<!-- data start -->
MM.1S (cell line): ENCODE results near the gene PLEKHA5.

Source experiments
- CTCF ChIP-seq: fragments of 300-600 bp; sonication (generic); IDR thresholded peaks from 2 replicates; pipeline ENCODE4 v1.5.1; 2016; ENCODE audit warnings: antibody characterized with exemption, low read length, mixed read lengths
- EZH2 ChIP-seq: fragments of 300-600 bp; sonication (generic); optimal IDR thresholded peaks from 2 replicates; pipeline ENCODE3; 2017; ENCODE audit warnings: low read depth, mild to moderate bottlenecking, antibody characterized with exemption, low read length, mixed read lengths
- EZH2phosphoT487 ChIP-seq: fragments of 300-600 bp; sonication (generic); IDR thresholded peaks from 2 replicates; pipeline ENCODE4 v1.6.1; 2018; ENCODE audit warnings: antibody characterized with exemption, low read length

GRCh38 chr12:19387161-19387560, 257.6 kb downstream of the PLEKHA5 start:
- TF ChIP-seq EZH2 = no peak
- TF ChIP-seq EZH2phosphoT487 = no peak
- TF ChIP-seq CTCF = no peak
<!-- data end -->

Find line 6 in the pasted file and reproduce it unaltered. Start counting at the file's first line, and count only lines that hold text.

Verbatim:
GRCh38 chr12:19387161-19387560, 257.6 kb downstream of the PLEKHA5 start: